But in a 31-14 win over Clemson on Friday night in the Orange Bowl, Tennessee flipped the script to move to 11-2, capping a phenomenal season that has announced the return of a once-proud program to the national spotlight.

    Tennessee still dominated, but it did so with an opportunistic defense that bent but refused to break throughout the night, allowing Clemson to make it inside its 35-yard line seven times in the first half alone. But despite an Orange Bowl-record 101 plays by the Tigers, they scored just one touchdown.

    Yes, the Vols were the beneficiary of two missed Clemson field goals and a freshman mistake by Cade Klubnik, who ran to the middle of the field at the end of the first half with no timeouts, allowing time to run out inside the UT 20-yard line. But Tennessee was the defensive aggressor all night.

    The Vols dialed up pressure on the Tigers rookie making his first start and harassed him all night to the tune of an astounding 26 pressures, the most a Clemson QB had been pressured since 2013, according to ESPN.

    While they didn't have their characteristic dominant performance on the other side of the ball, quarterback Joe Milton III produced an MVP performance.

    Playing for injured signal-caller Hendon Hooker, the former Michigan transfer waited his turn and thrived on the big stage, throwing for 251 yards and three scores in the win.

    But this win was really about the Vols' defensive resurgence.

Loser: Clemson, Again, in a Bowl

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    MIAMI GARDENS, FLORIDA - DECEMBER 30: Head coach Dabo Swinney (R) of the Clemson Tigers talks with Cade Klubnik #2 after a play against the Tennessee Volunteers at the end of the first half of the Capital One Orange Bowl at Hard Rock Stadium on December 30, 2022 in Miami Gardens, Florida. (Photo by Eric Espada/Getty Images)
    Eric Espada/Getty Images

    The Clemson mystique is gone.

    Yes, with freshman stars like quarterback Cade Klubnik and receivers Antonio Williams and Cole Turner, along with sophomore running back Will Shipley, the future may be bright.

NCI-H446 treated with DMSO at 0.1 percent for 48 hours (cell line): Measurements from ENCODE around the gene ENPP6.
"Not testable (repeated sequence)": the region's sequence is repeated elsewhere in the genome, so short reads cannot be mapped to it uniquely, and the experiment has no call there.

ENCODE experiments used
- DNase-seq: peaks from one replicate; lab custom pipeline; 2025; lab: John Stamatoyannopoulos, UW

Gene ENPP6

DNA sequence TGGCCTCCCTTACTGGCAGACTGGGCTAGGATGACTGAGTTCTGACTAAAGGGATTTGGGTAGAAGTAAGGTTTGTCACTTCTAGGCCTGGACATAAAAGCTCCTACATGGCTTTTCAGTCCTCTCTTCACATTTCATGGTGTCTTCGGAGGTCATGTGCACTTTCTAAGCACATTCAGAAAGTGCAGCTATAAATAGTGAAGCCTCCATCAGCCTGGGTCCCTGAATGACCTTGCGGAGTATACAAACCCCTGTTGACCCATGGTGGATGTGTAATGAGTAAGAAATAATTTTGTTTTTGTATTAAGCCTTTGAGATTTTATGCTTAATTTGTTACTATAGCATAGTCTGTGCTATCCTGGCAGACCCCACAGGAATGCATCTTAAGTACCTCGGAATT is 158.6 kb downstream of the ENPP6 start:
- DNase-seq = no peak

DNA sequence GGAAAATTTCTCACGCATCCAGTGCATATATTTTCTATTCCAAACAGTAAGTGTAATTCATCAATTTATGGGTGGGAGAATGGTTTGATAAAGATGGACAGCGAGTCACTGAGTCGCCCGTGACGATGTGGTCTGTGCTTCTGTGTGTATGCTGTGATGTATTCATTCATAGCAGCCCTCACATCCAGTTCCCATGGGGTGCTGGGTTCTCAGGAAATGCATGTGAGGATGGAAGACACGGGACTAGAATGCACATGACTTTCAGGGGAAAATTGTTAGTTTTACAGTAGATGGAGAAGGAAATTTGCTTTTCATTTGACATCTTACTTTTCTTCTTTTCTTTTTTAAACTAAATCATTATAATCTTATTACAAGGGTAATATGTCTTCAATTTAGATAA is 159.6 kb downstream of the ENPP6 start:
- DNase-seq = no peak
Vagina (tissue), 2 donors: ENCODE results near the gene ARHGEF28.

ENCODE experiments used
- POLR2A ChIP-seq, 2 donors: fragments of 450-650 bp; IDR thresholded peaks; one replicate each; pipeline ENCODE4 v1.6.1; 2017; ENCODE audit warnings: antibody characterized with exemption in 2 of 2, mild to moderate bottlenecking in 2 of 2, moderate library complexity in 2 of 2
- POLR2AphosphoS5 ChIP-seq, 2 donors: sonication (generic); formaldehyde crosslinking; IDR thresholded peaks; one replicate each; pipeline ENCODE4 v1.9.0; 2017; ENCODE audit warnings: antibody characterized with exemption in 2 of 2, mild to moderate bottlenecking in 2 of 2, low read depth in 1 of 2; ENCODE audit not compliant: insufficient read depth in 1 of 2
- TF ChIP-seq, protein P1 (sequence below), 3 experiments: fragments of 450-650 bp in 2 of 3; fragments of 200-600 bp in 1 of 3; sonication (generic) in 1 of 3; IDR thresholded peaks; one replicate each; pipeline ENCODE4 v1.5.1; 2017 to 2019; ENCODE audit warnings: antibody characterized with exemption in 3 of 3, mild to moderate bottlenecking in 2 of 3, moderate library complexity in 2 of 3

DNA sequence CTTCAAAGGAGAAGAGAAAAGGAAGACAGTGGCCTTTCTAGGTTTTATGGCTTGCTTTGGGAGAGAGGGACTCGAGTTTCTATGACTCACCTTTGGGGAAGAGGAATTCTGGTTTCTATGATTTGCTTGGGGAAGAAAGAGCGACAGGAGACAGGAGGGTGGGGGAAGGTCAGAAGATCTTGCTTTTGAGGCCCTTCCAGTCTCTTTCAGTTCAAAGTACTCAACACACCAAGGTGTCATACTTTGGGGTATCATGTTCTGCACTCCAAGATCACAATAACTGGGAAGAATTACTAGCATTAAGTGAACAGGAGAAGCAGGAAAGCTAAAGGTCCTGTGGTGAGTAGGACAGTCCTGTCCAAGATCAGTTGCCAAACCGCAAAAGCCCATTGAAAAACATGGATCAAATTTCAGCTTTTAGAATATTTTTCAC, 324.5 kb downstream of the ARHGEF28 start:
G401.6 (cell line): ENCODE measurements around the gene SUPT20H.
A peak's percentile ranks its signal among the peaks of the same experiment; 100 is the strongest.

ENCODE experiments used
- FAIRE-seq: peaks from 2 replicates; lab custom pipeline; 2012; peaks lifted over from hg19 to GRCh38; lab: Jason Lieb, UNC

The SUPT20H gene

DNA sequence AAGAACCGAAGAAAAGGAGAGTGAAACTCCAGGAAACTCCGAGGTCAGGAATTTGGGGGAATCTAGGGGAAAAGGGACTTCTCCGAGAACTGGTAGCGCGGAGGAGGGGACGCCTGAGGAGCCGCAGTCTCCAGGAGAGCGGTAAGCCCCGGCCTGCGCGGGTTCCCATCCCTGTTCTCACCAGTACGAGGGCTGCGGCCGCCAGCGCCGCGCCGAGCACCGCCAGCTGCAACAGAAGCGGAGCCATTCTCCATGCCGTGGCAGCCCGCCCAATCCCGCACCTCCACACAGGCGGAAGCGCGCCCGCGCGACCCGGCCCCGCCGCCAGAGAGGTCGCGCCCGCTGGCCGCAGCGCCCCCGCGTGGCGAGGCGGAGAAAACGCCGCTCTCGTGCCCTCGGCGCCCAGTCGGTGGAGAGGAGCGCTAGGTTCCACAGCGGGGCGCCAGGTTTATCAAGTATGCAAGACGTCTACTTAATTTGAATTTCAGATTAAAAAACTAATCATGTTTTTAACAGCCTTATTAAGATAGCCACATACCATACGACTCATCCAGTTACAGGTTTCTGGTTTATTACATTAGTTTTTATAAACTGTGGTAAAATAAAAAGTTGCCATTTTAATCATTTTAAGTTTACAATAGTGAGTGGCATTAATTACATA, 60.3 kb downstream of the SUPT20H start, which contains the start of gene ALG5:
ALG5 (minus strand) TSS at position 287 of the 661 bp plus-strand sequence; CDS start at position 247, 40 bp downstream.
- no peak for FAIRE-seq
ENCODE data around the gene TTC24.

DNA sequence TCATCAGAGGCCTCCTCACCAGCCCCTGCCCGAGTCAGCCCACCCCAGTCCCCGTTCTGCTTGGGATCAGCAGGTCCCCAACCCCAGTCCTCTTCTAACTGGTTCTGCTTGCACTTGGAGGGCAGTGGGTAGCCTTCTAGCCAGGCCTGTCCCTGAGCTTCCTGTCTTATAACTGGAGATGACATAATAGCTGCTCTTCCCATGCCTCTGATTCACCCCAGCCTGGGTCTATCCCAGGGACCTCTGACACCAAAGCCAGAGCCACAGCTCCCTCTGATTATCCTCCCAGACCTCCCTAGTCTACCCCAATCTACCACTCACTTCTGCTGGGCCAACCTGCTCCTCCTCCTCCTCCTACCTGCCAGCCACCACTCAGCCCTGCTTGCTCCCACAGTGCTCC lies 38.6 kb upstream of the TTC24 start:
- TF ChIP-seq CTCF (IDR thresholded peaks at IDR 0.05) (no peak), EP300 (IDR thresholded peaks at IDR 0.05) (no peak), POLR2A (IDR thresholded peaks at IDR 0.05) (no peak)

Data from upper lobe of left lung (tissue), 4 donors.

But the fear the program once inspired is a thing of the past.

    Despite finishing the 2022 season 11-3, they closed with a lopsided loss to Tennessee in the Orange Bowl, ending the year on a losing note for the third time in four years dating back to their 2018 national championship.

    Nobody is saying the program coach Dabo Swinney has built is in shambles, but the bottom line is this team has lost its way offensively, and they've been reluctant to play the NIL or transfer portal game. If they don't find a way to change the trajectory, adapt and adjust, the title-contending window is going to pass them by.

    Clemson moved the ball against Tennessee on Friday night, but the Tigers couldn't produce points. After DJ Uiagalelei transferred to Oregon State, Klubnik looked very much like a kid making his first start in an uneven performance.

    "Name of the game, missed opportunities, simple as that," Swinney said in his postgame press conference. "In the first half, I think we had six scoring opportunities out of seven drives and got one field goal out of it.

    "So, against the No. 1 scoring offense in the country that you know at some point is going to hit an explosive [play] or two, you have to capitalize."

    Failing to capitalize is becoming too commonplace for a program that has, whether fair or not, set its standard as a national championship contender perennially. What's made Alabama the gold standard is, when things change, Nick Saban adapts, too, and he does it better than anybody else.